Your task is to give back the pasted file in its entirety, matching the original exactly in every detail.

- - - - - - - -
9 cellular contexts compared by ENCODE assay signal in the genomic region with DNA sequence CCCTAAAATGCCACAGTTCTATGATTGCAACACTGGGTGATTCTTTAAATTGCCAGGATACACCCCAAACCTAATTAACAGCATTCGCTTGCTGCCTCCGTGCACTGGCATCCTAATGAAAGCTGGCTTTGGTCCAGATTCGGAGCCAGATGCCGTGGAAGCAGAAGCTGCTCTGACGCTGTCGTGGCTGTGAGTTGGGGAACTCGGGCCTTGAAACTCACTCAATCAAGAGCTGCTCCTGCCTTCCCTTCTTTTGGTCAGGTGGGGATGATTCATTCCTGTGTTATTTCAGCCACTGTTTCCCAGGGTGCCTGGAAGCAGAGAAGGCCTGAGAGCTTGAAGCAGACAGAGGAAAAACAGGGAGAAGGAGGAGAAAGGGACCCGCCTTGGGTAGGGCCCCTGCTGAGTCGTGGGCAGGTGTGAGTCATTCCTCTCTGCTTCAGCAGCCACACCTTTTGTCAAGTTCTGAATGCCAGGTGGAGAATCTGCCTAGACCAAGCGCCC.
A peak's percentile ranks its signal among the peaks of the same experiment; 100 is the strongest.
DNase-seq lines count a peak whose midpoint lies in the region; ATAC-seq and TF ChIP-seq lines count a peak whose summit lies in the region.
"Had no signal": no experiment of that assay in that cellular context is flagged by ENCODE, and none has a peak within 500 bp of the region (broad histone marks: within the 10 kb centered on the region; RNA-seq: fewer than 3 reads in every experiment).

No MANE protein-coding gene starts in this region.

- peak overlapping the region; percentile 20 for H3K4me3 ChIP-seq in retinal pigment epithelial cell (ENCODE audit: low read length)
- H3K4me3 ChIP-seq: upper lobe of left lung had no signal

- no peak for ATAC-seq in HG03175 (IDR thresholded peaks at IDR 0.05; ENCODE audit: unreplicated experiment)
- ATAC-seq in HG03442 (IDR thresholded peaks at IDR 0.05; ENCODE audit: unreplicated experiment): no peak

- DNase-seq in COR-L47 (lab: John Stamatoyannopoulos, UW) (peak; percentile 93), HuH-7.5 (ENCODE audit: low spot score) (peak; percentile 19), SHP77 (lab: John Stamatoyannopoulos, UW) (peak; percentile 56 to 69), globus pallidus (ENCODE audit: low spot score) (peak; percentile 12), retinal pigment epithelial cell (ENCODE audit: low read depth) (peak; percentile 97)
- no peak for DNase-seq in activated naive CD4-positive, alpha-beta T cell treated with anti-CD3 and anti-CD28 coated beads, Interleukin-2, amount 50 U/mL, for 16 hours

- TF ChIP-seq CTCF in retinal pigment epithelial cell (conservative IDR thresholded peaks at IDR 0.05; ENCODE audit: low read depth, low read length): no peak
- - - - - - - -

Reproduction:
9 cellular contexts compared by ENCODE assay signal in the genomic region with DNA sequence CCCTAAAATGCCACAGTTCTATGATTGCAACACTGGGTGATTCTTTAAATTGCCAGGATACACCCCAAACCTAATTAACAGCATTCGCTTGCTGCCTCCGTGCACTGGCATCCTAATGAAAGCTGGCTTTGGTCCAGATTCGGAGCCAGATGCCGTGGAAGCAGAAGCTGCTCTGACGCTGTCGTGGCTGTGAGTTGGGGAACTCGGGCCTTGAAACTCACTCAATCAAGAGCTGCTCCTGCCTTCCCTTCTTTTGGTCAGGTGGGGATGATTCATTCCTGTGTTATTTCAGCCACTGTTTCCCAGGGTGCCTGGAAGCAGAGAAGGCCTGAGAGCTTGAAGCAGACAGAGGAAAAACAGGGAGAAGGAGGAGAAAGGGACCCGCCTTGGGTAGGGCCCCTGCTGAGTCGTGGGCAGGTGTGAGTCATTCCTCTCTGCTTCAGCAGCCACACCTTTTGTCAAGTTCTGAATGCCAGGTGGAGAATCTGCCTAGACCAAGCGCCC.
A peak's percentile ranks its signal among the peaks of the same experiment; 100 is the strongest.
DNase-seq lines count a peak whose midpoint lies in the region; ATAC-seq and TF ChIP-seq lines count a peak whose summit lies in the region.
"Had no signal": no experiment of that assay in that cellular context is flagged by ENCODE, and none has a peak within 500 bp of the region (broad histone marks: within the 10 kb centered on the region; RNA-seq: fewer than 3 reads in every experiment).

No MANE protein-coding gene starts in this region.

- peak overlapping the region; percentile 20 for H3K4me3 ChIP-seq in retinal pigment epithelial cell (ENCODE audit: low read length)
- H3K4me3 ChIP-seq: upper lobe of left lung had no signal

- no peak for ATAC-seq in HG03175 (IDR thresholded peaks at IDR 0.05; ENCODE audit: unreplicated experiment)
- ATAC-seq in HG03442 (IDR thresholded peaks at IDR 0.05; ENCODE audit: unreplicated experiment): no peak

- DNase-seq in COR-L47 (lab: John Stamatoyannopoulos, UW) (peak; percentile 93), HuH-7.5 (ENCODE audit: low spot score) (peak; percentile 19), SHP77 (lab: John Stamatoyannopoulos, UW) (peak; percentile 56 to 69), globus pallidus (ENCODE audit: low spot score) (peak; percentile 12), retinal pigment epithelial cell (ENCODE audit: low read depth) (peak; percentile 97)
- no peak for DNase-seq in activated naive CD4-positive, alpha-beta T cell treated with anti-CD3 and anti-CD28 coated beads, Interleukin-2, amount 50 U/mL, for 16 hours

- TF ChIP-seq CTCF in retinal pigment epithelial cell (conservative IDR thresholded peaks at IDR 0.05; ENCODE audit: low read depth, low read length): no peak